A physician and medical student perform osteopathic manipulative medicine on a patient.

WVSOM to offer free care to public through annual student clinic

The new year brings with it another opportunity for students at the West Virginia School of Osteopathic Medicine (WVSOM) and members of Lewisburg and surrounding communities to be of service to one another. Through the Student Osteopathic Manipulative Medicine (OMM) Clinic, free osteopathic evaluations and manipulative treatment will be provided to the public starting Jan. 11.

In addition to improving the health of area residents, the annual clinic serves as an educational experience for WVSOM’s second-year medical students, who gain familiarity with providing osteopathic manipulative medicine to patients under physician supervision.

The 2023 clinic will take place on Wednesdays in two four-week sessions. The first session is scheduled for Jan. 11, Jan. 18, Jan. 25 and Feb. 1, while the second session will take place Feb. 15, Feb. 22, March 1 and March 8. For both sessions, appointments are available at 1 p.m., 2 p.m., 3 p.m. and 4 p.m.

This is the first year the clinic will be overseen by Pamela deWilde, D.O., an assistant professor in WVSOM’s Department of Osteopathic Principles and Practice. DeWilde said students are grateful for the chance to practice what they’ve learned.

“WVSOM is thrilled to again offer community members the opportunity to participate in the Student OMM Clinic,” she said. “Students have worked hard during the past two years to hone their skills and train their hands. Year after year, the clinic helps the community and our students.”

DeWilde explained that safety precautions taken during the height of the COVID-19 pandemic will remain in effect during the clinic.

“As in previous years, patients will be required to wear face masks during their appointments, and students will wear KN95 masks,” she said.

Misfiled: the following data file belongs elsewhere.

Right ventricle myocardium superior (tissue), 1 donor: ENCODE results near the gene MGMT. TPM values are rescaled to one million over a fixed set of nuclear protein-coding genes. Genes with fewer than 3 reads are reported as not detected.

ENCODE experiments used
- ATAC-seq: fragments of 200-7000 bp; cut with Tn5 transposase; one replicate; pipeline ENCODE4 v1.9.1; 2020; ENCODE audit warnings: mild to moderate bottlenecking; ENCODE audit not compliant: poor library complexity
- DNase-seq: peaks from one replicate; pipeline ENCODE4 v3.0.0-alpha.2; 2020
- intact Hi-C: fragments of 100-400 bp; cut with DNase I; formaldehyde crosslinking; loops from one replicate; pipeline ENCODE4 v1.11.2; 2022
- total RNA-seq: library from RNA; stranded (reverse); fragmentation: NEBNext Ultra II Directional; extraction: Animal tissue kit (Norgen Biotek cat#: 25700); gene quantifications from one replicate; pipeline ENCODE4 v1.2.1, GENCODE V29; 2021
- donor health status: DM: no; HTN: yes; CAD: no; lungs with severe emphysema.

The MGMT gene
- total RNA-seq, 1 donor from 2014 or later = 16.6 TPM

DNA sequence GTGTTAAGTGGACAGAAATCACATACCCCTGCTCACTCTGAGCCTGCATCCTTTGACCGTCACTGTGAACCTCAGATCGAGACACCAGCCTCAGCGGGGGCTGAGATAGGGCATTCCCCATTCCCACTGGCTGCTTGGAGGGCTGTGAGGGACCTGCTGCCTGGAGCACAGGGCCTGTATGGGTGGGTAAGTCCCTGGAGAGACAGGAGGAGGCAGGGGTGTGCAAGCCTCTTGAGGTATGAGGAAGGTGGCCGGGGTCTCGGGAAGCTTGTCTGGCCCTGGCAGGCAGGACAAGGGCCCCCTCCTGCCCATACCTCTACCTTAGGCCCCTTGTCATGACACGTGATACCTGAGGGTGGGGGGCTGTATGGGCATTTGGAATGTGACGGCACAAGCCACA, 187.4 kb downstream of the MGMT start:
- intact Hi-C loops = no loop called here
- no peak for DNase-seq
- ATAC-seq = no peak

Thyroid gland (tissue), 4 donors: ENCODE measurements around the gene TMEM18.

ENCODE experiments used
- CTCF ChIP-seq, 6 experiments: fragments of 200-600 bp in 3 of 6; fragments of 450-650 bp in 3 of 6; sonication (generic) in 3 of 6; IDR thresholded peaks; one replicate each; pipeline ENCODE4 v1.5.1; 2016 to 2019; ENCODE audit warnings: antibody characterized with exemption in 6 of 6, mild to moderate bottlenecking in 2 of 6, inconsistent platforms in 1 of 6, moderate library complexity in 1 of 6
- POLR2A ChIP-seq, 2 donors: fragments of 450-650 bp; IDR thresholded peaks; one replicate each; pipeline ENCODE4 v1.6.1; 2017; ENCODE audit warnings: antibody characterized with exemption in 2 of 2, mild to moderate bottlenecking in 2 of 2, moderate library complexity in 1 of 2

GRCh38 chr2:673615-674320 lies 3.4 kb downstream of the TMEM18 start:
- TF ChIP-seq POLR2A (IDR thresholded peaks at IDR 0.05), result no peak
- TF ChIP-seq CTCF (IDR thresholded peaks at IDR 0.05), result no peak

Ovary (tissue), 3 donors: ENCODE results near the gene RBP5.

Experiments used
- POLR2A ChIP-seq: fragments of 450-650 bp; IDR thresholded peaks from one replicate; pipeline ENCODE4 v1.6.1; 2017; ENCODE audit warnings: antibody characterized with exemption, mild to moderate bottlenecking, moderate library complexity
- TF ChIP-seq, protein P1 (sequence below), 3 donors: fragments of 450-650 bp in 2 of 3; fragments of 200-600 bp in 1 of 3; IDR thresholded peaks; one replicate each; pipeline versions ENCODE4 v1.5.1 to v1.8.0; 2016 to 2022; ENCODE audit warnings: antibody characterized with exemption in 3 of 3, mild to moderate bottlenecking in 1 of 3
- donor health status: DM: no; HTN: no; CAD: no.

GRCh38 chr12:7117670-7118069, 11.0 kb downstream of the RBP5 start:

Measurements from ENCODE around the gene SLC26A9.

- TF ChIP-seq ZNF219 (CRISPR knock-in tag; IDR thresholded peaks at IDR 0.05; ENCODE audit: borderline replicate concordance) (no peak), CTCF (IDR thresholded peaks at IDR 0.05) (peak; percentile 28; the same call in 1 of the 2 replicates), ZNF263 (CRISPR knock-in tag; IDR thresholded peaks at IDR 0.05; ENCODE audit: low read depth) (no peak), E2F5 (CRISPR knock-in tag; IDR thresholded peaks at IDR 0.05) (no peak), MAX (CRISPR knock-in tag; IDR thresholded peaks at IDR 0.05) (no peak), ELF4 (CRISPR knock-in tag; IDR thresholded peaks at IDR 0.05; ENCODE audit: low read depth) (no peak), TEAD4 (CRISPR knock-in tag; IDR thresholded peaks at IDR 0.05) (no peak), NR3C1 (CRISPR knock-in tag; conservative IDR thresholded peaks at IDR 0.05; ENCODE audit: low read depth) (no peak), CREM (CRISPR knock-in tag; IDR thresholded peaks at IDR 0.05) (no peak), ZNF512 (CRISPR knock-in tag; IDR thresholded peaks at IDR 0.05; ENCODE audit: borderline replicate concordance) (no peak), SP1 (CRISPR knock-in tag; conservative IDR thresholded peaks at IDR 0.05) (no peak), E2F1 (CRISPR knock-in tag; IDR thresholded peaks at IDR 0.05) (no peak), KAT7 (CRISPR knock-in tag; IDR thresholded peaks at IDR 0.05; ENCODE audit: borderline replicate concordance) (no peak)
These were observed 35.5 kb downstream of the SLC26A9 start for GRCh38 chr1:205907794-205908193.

In osteopathic manipulative medicine, hands-on techniques are used to evaluate health, alleviate pain and restore motion through stretching, placing pressure on or otherwise manipulating muscles and joints. Students at WVSOM learn osteopathic techniques in addition to a standard medical curriculum that allows graduates to pursue residencies in any medical specialty.

Sheri Visted, a past participant in the clinic, said she has benefited from being examined and treated by WVSOM students.

“My experience with the program has been very positive. I have seen improvement with my condition, and everyone I have come in contact with has been attentive and professional. I appreciate all the guidance I have received,” she said.

The clinic is open only to those who do not have an open workers’ compensation, disability or motor vehicle accident claim and are not involved in injury-related litigation. Participants are asked to wear nonrestrictive clothing during their appointments.

Patients must have a referral from a primary care physician, physician assistant or nurse practitioner prior to scheduling appointments. To register, call 304-647-6286.